True north, vintage era Wolves

March 17, 2022

Through half a decade as members of the Ontario Hockey League, the Sudbury Wolves have stayed true to northern Ontario. From the pioneer era, 1972 ownership of Bud Burke, Joe Drago et al to the staying, time tested leadership of the Burgess family that spanned 30 years from 1986 to 2016, the Wolves den was home to close to 200 players from throughout the northeastern and northwestern regions of the province.

To be sure, the Wolves from the decades of the Burke, Drago and Burgess ownership groups went out of their way to make a priority of drafting and giving opportunity to players from northern Ontario. It went without saying when it came down to a choice of drafting a player of similar potential that the Wolves would opt for the northern lad, even if he wasn’t as hyped as a kid from southern Ontario or elsewhere. And in so many instances, it worked out rather well for the Wolves to sign or draft or just plain give opportunity to as many players as they could from the good, old north.

It might be said that the current ownership group of the Wolves, which purchased the OHL franchise in 2016 from Mark Burgess and his family, has also stayed true to the north, given that its general manager and coaching staff are all from the Sudbury area. But the Wolves of today have branded themselves as the “New Era” and have seemingly gone to lengths to distance themselves from the old guard of the franchise, almost as if to suggest that while this is now and that was then — that now is better than all of the history that came before. (Which it certainly isn’t.)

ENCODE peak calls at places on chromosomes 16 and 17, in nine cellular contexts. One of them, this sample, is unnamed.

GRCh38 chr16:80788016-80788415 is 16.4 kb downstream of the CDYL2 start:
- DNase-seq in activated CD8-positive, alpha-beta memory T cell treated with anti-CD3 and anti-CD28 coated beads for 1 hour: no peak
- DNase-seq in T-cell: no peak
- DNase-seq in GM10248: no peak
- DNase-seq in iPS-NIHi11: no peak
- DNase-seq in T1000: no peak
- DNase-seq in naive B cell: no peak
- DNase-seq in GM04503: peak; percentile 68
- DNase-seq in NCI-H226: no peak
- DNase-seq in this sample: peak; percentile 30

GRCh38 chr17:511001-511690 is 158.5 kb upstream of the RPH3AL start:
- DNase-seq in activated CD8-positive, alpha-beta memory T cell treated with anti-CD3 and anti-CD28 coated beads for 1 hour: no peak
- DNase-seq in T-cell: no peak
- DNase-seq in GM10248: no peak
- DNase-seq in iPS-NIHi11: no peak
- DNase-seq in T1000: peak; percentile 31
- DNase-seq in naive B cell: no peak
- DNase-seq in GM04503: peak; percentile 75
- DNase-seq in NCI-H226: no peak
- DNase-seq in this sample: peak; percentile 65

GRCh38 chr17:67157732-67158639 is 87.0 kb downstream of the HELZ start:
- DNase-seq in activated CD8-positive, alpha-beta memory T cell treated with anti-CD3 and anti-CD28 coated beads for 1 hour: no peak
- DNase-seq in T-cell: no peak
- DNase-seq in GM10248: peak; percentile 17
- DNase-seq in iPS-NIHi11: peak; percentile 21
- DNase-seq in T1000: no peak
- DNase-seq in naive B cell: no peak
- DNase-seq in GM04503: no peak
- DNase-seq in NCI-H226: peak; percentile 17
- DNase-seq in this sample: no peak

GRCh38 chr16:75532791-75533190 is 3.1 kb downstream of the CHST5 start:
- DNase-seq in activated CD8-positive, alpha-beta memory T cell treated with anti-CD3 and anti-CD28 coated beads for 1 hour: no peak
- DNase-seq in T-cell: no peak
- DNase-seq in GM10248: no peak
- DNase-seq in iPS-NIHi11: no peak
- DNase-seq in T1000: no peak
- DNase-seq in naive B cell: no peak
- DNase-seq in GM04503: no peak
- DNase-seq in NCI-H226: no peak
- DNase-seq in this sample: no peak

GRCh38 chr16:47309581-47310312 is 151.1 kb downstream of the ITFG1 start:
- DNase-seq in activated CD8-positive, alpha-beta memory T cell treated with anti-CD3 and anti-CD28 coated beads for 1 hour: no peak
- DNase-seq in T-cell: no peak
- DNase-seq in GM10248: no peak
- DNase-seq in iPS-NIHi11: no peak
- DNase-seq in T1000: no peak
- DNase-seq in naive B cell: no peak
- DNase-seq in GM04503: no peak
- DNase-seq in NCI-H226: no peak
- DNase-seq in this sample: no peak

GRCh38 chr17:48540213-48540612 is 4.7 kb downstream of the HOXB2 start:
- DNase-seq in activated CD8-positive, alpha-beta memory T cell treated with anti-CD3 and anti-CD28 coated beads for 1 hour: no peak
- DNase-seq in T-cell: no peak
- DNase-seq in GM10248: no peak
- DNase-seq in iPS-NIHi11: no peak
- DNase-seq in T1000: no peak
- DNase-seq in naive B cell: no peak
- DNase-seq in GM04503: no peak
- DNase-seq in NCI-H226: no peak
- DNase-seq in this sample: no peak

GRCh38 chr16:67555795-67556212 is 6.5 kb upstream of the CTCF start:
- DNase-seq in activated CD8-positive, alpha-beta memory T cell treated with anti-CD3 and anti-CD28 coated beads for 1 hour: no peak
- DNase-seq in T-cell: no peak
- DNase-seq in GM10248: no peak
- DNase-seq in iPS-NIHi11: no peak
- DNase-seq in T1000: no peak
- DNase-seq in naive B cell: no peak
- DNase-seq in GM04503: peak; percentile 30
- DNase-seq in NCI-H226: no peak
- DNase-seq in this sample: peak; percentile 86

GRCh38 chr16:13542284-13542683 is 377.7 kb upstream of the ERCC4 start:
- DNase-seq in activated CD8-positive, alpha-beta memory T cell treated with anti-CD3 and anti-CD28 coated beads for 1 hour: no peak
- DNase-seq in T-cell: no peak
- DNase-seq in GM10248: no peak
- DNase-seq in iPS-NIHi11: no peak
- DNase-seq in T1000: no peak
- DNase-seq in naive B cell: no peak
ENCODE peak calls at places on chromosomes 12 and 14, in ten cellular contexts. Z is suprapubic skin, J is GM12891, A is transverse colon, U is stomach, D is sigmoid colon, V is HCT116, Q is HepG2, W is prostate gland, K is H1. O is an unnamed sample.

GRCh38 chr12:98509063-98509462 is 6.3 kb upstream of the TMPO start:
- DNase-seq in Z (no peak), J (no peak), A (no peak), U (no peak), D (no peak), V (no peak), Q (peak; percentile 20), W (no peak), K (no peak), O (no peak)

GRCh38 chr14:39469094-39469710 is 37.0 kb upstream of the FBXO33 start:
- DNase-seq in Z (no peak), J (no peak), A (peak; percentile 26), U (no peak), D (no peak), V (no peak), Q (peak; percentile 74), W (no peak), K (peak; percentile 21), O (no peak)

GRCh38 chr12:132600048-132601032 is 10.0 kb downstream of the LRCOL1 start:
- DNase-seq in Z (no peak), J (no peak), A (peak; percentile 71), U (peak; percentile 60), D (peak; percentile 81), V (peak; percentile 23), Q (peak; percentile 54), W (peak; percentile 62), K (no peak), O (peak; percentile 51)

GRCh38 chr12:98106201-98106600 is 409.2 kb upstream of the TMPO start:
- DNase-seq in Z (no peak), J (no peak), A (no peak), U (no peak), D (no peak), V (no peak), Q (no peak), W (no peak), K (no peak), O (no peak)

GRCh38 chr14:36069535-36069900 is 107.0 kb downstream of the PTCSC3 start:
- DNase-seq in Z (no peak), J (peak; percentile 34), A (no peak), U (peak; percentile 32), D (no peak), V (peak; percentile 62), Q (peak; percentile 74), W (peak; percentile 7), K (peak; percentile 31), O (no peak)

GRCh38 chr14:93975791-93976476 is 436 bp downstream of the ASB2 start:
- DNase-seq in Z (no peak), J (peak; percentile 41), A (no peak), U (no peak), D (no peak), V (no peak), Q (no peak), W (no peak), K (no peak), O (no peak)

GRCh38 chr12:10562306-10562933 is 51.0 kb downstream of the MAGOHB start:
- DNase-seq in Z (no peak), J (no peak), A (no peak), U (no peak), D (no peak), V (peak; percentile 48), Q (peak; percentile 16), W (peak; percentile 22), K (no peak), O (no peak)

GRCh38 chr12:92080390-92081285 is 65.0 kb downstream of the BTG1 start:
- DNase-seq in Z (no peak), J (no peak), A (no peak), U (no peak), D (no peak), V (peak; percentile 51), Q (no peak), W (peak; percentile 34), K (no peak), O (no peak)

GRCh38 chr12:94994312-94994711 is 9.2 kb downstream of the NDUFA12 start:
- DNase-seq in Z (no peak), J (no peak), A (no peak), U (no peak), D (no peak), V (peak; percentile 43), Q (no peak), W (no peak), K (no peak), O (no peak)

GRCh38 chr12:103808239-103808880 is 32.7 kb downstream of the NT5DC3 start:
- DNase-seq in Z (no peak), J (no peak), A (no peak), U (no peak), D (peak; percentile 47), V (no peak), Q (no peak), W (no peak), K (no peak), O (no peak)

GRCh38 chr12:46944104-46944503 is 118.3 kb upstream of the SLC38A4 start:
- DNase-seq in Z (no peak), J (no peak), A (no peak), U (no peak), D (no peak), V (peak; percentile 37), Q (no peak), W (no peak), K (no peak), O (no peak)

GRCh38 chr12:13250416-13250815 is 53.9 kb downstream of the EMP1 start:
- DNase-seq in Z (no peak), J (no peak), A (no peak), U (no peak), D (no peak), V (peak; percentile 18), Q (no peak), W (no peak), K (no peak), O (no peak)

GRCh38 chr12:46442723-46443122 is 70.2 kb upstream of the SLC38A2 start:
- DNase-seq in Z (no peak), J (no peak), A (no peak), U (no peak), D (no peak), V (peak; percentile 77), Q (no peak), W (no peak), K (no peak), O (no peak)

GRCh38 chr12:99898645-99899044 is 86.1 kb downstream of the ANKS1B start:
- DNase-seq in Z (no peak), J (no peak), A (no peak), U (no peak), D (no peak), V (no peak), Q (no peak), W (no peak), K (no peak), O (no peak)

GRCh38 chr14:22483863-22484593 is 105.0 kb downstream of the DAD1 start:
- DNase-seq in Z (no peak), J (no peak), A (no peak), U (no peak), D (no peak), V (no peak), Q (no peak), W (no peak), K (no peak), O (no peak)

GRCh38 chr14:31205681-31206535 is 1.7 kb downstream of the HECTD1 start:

Anyway, enough about the “New Era” Wolves for now. After all, they have thus far not come close to achieving what they set out to do when, after acquiring the franchise in 2016, owner Dario Zurich boldly proclaimed that the Wolves would be Memorial Cup champions within five years. Well, not only has that not happened, the Wolves will have a losing record this season for the third time in five seasons since the “New Era” came on board. (Okay, in fairness, we will gave them another year or two to see if the “New Era” Wolves can bring a Memorial Cup championship to Sudbury, though right now they are not even the best OHL team in northern Ontario, being that they are so far in arrears of the Soo Greyhounds and North Bay Battalion.)